More MLB Highlights Now On YouTube, But It’s Not All Skittles And Puppies

Major League Baseball Advanced Media and YouTube announced an expanded partnership on Monday that will result in thousands more hours of baseball highlights that will be available for free on the video site. That’s the good news. The bad news is that the content of the highlights and the timing of their availability on YouTube will continue to be strictly controlled by MLBAM. In other words, fans with dusty VHS collections will continue to receive take-down notices from MLBAM and YouTube if they upload their favorite games or highlights.

Still, the expanded MLB-YouTube agreement is a step in the right direction for baseball fans hungry for free content.

MLB has been a YouTube Sports Partner since 2005, but that title meant little to those searching for baseball highlights. In fact, it wasn’t until 2010 that MLBAM began offering full-game archives and highlights, and only then in Australia, Brazil, Japan, New Zealand and Russia. Baseball fans around the world — save for those in North America, Japan, Taiwan and South Korea — will now have access to two live games each day and an expanded package of highlights.

For those in North America, Japan, Taiwan and South Korea — what MLB calls its “core distribution territories” — live games will available only though MLB.tv. (Note, however, that I was able to watch the Twins-Tigers game live on Monday night on YouTube. I’m not sure if that’s because it was the first day of the new partnership, because I’m an MLB.tv subscriber or because of a programming error.)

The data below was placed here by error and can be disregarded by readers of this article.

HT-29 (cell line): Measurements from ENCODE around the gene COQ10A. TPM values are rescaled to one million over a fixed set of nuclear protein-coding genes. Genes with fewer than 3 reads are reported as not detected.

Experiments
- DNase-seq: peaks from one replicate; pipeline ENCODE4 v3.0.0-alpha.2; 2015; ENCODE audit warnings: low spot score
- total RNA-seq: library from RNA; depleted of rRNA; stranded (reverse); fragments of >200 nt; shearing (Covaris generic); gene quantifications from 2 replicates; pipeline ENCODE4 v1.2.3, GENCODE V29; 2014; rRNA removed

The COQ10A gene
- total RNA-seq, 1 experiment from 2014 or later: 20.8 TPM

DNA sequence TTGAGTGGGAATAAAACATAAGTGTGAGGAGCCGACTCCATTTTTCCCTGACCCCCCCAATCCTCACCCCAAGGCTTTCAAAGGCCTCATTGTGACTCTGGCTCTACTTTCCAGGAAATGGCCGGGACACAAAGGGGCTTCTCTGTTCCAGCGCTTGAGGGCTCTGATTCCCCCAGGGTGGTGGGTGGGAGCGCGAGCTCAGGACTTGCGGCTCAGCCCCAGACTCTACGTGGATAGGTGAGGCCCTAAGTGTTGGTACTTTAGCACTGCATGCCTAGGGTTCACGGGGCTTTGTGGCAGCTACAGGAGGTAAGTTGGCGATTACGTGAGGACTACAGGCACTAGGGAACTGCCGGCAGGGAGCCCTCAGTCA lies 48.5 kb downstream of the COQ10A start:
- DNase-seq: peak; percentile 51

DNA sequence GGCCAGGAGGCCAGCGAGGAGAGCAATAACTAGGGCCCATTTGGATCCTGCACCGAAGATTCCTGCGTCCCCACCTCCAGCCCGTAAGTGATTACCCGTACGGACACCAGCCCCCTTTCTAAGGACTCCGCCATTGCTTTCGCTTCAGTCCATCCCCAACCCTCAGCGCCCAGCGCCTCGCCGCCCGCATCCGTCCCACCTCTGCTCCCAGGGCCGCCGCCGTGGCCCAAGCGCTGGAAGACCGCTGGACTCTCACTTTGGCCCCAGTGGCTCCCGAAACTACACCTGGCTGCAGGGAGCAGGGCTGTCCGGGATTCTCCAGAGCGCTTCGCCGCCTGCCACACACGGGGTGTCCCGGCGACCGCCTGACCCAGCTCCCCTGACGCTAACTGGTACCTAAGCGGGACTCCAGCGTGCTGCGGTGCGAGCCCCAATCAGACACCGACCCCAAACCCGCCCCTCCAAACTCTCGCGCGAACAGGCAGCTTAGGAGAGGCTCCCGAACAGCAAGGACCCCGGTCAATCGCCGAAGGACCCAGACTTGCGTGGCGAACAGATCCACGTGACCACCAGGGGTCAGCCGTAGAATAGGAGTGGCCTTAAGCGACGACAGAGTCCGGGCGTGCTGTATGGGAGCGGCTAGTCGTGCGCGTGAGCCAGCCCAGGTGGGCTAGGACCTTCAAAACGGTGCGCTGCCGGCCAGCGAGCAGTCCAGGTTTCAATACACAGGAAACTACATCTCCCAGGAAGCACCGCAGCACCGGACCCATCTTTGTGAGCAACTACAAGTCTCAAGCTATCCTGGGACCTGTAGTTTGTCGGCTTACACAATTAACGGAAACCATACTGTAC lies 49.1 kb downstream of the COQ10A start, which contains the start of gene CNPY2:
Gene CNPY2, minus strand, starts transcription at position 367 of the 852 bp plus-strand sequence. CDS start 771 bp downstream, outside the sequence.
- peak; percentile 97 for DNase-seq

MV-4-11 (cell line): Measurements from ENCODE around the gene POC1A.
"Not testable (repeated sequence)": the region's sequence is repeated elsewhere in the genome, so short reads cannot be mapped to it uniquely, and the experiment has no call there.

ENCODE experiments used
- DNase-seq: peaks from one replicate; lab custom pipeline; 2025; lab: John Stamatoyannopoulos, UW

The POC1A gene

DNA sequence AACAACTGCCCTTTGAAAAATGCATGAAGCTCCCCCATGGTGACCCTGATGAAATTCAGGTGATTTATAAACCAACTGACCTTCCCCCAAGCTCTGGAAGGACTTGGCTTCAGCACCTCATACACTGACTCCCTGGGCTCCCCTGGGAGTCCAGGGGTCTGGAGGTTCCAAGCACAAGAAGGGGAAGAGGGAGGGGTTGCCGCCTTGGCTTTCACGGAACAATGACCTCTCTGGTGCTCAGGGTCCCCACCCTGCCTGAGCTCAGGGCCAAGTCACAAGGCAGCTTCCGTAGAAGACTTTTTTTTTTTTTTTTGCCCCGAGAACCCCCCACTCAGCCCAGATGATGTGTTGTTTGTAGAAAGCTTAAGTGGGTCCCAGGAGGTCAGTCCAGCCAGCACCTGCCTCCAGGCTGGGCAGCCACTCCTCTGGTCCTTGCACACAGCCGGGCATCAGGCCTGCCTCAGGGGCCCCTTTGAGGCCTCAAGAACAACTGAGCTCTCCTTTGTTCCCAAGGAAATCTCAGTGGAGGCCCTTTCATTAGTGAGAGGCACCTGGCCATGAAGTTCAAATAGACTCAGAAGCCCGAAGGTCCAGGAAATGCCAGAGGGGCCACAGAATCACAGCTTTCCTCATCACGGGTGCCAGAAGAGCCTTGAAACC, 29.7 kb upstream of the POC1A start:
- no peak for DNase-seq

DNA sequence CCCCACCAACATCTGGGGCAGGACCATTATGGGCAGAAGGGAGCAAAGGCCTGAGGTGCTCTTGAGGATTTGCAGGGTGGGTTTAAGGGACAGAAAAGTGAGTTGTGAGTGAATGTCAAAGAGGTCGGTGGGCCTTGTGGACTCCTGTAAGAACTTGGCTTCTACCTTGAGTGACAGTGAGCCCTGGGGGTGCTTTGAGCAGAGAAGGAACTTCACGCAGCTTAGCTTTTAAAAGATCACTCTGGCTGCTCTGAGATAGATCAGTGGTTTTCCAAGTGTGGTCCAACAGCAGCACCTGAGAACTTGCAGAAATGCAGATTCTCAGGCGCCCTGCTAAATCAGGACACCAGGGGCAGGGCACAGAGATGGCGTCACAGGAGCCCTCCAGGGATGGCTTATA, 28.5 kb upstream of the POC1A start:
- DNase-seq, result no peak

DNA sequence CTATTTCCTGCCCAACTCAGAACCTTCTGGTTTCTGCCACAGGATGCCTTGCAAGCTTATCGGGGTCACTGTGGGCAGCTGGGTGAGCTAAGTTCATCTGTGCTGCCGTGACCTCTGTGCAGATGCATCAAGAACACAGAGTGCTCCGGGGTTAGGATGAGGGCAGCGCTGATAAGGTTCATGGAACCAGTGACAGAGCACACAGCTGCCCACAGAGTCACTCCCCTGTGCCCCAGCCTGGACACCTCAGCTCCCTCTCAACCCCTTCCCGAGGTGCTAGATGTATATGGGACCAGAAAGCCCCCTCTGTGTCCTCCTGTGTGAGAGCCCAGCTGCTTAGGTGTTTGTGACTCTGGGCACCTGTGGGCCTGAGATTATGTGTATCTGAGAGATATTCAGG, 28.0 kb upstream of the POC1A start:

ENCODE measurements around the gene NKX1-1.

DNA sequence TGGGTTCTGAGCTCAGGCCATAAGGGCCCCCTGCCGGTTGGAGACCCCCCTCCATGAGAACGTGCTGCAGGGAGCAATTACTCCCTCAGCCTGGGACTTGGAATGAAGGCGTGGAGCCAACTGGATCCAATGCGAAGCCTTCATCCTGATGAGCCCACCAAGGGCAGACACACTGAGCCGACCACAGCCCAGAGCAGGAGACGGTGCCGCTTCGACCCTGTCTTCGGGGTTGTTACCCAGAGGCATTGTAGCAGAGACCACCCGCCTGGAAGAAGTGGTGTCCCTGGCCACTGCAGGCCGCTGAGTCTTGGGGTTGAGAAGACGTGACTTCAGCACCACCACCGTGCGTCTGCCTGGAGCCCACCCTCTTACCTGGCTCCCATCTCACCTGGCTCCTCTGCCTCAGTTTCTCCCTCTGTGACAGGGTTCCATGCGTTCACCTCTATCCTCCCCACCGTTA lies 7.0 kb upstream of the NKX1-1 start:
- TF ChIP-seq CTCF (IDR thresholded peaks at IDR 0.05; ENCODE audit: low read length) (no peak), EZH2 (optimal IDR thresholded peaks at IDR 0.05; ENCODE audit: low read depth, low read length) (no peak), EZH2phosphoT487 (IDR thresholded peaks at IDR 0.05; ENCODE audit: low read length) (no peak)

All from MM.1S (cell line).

But the U.S., Canada, Mexico, Japan, Taiwan and South Korea are getting something from the new arrangement, as MLBAM explained in a press release:

This MLB.com YouTube channel will include highlight clips from every MLB game in 2013 as well as thousands of hours from MLBAM’s archives. In-season highlights will be available approximately two days after the respective games have been completed. Videos from MLB.com’s Baseball’s Best Moments library also will be included.

So what does that mean? Let’s take a look:

MLB has its own YouTube channel, which appears to be nothing more than a way to curate the league’s video offerings. Like with other YouTube channels, if you subscribe, you’ll receive occasional e-mail updates on new videos. You can find the MLB channel at youtube.com/mlb or by clicking here. Once on the MLB channel page, you’ll find additional channels for MLB Classics and MLB highlights for the 2009-through-2012 seasons. You can subscribe to those channels, as well.